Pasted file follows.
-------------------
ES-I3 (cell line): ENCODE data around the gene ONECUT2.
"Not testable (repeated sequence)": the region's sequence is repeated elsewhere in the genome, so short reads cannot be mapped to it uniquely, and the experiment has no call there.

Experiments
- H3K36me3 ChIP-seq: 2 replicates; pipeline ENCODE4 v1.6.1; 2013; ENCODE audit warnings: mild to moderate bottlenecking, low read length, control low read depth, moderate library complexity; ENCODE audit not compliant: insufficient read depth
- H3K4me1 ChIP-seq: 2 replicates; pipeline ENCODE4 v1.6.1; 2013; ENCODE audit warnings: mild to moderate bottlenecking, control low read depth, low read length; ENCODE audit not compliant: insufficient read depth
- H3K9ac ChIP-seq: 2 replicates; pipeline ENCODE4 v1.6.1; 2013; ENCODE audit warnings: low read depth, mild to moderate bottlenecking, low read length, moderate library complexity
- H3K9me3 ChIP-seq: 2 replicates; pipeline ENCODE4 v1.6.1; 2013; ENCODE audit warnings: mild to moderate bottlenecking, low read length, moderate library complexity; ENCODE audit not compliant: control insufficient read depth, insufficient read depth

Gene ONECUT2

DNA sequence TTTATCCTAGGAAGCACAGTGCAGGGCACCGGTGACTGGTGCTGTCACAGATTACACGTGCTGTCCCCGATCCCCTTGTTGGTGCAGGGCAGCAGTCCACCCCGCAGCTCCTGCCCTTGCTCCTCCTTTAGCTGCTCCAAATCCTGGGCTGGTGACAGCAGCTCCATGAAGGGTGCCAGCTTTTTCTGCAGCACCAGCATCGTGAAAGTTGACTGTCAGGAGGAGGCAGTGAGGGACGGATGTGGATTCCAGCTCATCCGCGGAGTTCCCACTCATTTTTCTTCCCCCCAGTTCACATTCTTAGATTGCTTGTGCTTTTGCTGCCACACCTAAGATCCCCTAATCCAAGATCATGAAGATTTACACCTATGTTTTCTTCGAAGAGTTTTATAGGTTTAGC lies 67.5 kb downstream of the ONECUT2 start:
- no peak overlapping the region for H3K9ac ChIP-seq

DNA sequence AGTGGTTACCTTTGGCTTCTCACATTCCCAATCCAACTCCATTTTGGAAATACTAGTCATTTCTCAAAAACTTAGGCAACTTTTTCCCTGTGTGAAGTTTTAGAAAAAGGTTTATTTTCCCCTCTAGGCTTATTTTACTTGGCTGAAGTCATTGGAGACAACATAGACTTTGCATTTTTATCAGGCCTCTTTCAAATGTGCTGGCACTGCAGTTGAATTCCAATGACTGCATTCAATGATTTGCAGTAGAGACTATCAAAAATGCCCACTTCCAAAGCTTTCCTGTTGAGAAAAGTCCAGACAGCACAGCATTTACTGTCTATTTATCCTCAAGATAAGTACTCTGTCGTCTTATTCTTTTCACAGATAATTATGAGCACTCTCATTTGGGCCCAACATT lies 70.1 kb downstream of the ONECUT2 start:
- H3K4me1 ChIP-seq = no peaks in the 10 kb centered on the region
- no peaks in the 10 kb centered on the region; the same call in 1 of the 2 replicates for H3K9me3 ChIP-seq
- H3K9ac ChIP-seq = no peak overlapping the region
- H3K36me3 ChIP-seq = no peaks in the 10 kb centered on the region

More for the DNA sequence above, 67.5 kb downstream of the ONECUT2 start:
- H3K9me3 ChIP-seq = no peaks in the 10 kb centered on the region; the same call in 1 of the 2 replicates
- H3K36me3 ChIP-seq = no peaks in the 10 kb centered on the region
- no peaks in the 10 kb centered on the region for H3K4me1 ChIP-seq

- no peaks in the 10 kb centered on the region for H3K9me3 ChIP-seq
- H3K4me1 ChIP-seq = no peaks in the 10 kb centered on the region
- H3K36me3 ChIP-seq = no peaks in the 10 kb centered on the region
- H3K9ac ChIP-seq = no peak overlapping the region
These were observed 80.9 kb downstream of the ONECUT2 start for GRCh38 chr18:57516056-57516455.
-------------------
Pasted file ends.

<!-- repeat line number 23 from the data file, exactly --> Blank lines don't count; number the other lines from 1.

- H3K9ac ChIP-seq = no peak overlapping the region